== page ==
What I found irritating about the zine is:  The overly optimistic ending where ambition is warranted but the possibility of relapse is not acknowledged. I think that it may have been premature to claim to be “free of Kenneth and Anorexia” while still technically being in treatment, albeit 2.5 years in, and one appointment away from discharge. It is difficult to ignore, given the persistent nature of eating disorders, the very real possibility of a trigger occurring in the future. However, one can only be aware of this possibility – and the zinemaker’s positivity towards nurturing herself and her future is the only method I’ve found beneficial for myself.

-JN

& an open response from the zinemaker:

In all honesty I haven’t read it in ages and it brought up so many memories reading your review. It was interesting to read a review from someone who can identify with the content and looking back at the ending now, I can see that it might seem overly optimistic.

That is really how I felt, I felt so free and hadn’t ever felt that way before because, as you can probably relate, that voice is always there, even before you get diagnosed with anorexia. So for the first time, I was facing a life with Kenneth in control and I did feel optimistic.

I loved the way you described anorexia as “a simple little solve-all package” in terms of control because that’s so exactly correct. It is isn’t it? It presents itself as the best solution, the best option for you as a ‘host’ (again, perfect terminology), like there will be no other option as good as having the control that anorexia presents. And I loved that you described it as ‘having no remorse’ because it’s such an utter bitch of an illness, like really, if you met anorexia as a person it would just be the embodiment of horrible-ness.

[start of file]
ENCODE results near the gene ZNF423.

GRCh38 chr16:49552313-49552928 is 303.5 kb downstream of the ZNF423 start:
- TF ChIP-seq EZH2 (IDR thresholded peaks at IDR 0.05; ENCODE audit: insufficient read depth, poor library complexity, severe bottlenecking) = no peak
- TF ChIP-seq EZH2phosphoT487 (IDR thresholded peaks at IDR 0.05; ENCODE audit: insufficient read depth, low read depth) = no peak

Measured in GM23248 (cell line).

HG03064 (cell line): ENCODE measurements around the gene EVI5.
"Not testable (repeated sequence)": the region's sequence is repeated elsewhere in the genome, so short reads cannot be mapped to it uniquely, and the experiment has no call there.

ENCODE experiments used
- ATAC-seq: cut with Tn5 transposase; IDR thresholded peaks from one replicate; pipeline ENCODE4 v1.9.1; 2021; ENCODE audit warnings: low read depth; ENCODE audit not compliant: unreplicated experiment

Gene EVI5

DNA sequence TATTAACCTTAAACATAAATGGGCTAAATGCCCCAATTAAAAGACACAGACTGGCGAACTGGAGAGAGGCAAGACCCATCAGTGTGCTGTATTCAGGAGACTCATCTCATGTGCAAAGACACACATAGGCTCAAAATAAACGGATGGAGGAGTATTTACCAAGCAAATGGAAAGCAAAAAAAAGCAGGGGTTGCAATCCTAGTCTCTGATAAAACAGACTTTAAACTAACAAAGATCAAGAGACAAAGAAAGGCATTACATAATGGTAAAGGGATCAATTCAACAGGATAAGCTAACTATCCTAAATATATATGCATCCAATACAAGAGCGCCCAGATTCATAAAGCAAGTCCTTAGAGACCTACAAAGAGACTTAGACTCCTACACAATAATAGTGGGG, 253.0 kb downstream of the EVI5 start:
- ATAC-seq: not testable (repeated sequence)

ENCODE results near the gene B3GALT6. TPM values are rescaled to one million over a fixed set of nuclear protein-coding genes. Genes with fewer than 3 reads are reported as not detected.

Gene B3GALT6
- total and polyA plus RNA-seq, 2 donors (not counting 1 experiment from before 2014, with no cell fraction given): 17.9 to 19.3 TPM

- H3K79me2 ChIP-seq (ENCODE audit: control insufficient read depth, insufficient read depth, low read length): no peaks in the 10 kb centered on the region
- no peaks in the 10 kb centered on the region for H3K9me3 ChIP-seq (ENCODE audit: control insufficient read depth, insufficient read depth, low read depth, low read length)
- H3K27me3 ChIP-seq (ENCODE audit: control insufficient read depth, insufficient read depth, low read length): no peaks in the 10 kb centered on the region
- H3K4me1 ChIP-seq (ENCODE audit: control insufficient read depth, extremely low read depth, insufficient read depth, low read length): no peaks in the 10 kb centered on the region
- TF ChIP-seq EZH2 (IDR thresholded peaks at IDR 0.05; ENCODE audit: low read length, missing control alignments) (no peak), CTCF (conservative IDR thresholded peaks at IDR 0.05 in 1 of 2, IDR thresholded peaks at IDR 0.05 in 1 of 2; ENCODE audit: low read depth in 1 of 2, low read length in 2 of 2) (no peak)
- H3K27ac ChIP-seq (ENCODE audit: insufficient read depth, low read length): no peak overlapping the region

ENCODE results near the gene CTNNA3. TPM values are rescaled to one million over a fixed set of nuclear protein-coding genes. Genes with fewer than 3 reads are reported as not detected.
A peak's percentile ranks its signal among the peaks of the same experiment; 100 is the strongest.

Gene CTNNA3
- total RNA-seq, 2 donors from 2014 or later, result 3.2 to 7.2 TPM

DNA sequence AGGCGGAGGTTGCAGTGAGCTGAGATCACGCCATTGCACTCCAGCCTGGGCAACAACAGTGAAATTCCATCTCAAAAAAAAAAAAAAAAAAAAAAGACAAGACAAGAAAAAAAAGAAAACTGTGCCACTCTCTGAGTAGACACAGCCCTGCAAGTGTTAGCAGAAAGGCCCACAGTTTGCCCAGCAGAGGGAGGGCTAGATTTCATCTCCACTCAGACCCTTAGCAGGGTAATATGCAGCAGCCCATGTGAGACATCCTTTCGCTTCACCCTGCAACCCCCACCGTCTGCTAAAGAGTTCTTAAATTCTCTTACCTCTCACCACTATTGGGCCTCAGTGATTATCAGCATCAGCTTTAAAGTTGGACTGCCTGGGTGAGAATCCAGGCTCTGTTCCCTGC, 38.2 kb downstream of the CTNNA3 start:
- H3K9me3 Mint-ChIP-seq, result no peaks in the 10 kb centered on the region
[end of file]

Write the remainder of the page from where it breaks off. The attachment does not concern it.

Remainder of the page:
Yes, I have relapsed, which comes with the whole recovery deal, but I got through it and kept going. The last time I relapsed was in 2012 when I was in Eastern Europe in the middle of winter by myself staying in hostels with people I didn’t know in countries where I didn’t speak the language and really missing home. That sucked but one of my counselors told me that when you leave treatment, you put on a backpack that’s empty. The first time you relapse, you put what you learnt from that into your backpack and keep walking forward. Next time it happens you can unzip your backpack, take the lessons from last time and put them to use, then do the same thing over again if it happens again. That metaphor has gotten me through those relapses as well as writing. Writing always helps.